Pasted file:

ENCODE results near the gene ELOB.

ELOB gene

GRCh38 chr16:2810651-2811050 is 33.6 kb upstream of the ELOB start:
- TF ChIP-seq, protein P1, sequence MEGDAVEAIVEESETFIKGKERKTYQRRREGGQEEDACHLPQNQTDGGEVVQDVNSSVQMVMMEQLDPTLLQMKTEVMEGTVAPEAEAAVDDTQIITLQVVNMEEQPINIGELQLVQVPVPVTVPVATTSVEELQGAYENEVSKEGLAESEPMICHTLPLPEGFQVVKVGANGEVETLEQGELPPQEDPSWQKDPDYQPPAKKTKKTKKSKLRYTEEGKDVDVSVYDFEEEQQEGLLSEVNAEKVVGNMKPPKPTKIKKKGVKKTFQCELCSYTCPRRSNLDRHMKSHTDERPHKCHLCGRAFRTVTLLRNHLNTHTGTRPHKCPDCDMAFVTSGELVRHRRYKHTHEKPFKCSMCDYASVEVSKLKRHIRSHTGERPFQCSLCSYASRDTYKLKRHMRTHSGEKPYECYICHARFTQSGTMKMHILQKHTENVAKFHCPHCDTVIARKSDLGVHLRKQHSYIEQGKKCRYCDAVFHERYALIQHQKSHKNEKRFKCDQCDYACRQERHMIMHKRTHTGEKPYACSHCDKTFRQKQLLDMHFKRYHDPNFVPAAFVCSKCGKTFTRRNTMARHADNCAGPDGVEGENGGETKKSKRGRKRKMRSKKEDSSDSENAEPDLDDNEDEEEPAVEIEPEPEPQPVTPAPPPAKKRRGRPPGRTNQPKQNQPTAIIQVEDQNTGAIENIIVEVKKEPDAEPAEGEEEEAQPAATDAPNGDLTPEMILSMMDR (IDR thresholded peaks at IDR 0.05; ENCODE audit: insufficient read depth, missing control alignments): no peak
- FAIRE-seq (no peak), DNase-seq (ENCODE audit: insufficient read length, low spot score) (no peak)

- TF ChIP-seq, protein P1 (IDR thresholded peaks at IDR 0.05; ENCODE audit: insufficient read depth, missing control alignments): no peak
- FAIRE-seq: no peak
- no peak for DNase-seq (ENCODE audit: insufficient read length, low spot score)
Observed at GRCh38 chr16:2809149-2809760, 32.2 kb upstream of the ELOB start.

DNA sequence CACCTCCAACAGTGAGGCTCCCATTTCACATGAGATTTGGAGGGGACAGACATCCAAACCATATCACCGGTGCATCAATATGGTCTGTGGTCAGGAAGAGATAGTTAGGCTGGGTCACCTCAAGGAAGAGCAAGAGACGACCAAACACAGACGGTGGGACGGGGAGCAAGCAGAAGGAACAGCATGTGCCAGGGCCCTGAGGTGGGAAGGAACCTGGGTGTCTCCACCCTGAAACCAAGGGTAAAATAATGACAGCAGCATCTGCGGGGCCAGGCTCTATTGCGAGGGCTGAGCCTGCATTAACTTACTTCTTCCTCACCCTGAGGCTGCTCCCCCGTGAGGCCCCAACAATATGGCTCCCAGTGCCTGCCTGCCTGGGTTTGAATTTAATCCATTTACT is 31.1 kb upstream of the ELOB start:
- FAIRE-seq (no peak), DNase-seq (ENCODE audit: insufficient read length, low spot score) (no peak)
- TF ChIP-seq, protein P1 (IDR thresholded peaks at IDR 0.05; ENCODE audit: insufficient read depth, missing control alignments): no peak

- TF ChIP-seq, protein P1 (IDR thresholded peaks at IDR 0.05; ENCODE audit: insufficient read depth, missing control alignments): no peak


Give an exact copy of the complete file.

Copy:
ENCODE results near the gene ELOB.

ELOB gene

GRCh38 chr16:2810651-2811050 is 33.6 kb upstream of the ELOB start:
- TF ChIP-seq, protein P1, sequence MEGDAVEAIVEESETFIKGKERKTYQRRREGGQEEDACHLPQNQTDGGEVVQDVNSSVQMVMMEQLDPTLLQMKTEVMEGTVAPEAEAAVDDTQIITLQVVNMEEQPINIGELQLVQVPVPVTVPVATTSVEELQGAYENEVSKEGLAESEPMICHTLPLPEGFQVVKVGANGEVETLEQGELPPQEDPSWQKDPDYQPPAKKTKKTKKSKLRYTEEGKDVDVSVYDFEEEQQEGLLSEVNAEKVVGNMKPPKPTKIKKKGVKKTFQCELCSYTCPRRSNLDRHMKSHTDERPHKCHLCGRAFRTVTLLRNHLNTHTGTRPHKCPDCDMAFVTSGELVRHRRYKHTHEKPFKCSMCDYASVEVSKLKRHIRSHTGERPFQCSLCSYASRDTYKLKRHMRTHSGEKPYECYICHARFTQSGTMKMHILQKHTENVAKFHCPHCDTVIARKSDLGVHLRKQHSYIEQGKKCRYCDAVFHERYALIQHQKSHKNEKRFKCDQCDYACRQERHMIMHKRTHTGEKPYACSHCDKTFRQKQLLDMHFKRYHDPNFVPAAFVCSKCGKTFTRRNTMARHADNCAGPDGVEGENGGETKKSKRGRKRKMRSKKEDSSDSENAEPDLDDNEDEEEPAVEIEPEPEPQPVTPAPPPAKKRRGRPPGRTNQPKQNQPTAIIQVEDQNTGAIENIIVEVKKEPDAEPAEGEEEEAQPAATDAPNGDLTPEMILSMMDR (IDR thresholded peaks at IDR 0.05; ENCODE audit: insufficient read depth, missing control alignments): no peak
- FAIRE-seq (no peak), DNase-seq (ENCODE audit: insufficient read length, low spot score) (no peak)

- TF ChIP-seq, protein P1 (IDR thresholded peaks at IDR 0.05; ENCODE audit: insufficient read depth, missing control alignments): no peak
- FAIRE-seq: no peak
- no peak for DNase-seq (ENCODE audit: insufficient read length, low spot score)
Observed at GRCh38 chr16:2809149-2809760, 32.2 kb upstream of the ELOB start.

DNA sequence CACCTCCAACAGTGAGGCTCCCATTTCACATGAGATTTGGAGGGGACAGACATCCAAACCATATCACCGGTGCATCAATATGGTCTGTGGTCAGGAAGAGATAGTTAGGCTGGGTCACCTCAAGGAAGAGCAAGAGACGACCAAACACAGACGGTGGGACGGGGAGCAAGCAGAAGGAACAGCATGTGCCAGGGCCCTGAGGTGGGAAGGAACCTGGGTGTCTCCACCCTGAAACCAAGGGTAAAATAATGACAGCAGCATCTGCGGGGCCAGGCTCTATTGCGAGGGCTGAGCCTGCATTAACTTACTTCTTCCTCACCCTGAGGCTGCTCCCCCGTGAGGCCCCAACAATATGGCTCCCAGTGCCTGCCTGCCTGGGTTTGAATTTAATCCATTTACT is 31.1 kb upstream of the ELOB start:
- FAIRE-seq (no peak), DNase-seq (ENCODE audit: insufficient read length, low spot score) (no peak)
- TF ChIP-seq, protein P1 (IDR thresholded peaks at IDR 0.05; ENCODE audit: insufficient read depth, missing control alignments): no peak

- TF ChIP-seq, protein P1 (IDR thresholded peaks at IDR 0.05; ENCODE audit: insufficient read depth, missing control alignments): no peak